Last week, the Trump Administration released its “America First Budget” proposal. Under this proposal, President Trump asks Congress to allocate $1.5 billion to the U.S. Department of Homeland Security to finance “activities that protect federal networks and critical infrastructure from cyberattacks” and to encourage the sharing of cybersecurity incident data across other agencies and the private sector.

The request for $1.5 billion marks an increase from the $900 million requested by former President Barack Obama for similar efforts. However, last year Obama did request a total of $19 billion to be spread across the federal government to fund various cybersecurity initiatives in a more holistic approach.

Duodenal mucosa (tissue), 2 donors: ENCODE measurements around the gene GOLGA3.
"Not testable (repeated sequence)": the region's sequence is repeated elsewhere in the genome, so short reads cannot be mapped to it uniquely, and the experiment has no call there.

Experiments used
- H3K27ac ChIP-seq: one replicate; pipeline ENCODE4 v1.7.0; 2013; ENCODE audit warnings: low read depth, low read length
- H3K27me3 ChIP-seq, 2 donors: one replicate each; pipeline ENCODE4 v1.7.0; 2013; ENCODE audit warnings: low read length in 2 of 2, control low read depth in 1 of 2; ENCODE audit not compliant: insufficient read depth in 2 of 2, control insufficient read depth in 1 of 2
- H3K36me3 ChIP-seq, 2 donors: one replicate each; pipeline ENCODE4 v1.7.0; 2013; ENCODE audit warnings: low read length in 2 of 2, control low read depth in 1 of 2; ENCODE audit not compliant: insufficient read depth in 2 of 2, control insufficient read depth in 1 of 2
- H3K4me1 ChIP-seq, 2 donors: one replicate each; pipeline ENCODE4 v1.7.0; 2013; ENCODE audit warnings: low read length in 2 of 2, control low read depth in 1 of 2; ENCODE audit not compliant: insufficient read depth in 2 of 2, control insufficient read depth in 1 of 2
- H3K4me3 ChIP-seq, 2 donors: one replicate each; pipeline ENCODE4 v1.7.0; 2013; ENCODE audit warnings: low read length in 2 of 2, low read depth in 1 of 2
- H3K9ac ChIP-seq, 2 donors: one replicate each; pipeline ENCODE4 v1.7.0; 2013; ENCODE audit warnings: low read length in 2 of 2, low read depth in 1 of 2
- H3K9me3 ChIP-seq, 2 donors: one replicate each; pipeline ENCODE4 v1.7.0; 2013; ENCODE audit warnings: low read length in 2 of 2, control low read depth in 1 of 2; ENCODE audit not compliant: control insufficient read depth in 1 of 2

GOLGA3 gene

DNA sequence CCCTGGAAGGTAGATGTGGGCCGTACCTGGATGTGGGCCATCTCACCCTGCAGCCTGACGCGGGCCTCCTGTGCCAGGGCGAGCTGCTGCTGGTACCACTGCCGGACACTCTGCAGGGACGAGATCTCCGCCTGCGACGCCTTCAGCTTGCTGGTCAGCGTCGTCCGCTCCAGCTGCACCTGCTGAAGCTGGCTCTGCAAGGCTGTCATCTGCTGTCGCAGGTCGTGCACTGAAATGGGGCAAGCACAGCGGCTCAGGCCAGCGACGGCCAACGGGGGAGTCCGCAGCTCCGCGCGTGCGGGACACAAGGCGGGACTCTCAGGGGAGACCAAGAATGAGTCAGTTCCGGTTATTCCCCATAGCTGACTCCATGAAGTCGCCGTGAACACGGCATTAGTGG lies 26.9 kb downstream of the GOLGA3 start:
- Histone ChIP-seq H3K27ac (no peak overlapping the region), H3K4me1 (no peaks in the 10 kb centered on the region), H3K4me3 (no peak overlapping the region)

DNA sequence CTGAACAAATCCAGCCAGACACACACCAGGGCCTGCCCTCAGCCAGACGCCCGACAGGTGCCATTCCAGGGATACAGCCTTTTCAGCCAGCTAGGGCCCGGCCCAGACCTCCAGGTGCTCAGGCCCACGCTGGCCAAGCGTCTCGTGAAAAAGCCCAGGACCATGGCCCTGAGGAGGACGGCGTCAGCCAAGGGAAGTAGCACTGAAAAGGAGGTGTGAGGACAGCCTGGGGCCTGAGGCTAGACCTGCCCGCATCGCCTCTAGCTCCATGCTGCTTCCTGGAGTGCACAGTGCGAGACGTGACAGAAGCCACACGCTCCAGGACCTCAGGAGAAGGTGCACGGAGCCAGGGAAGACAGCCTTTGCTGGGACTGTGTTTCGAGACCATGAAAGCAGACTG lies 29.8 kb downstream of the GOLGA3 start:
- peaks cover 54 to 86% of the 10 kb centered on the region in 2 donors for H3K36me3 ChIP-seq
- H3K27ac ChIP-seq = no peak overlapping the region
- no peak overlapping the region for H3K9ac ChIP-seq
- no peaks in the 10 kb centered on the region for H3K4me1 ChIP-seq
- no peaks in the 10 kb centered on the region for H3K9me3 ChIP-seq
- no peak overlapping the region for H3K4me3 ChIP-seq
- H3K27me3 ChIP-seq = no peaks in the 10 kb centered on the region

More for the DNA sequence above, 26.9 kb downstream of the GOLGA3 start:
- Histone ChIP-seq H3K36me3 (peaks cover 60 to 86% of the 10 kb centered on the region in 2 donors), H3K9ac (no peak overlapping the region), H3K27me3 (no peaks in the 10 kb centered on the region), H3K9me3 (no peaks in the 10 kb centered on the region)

While the proposal acknowledges the dire need for increased cybersecurity efforts, it does leave significant vulnerabilities. According to the Office of Management and Budget report on federal cyber performance published last week, federal agencies continue to be a prime target by hackers. Federal agencies were victims of more than 30,000 incidents last year. Trump’s proposal will force cyber-related cuts at other federal agencies and, notably, does not allocate any funds for private-sector defense efforts.

However, there is hope that perhaps the DHS will use some of its funds to increase and encourage cyber threat information sharing. This notion of information sharing follows the Obama administration’s call for collaboration across agencies and in the private and public sectors in cybersecurity efforts.

The budget proposal now heads to Congress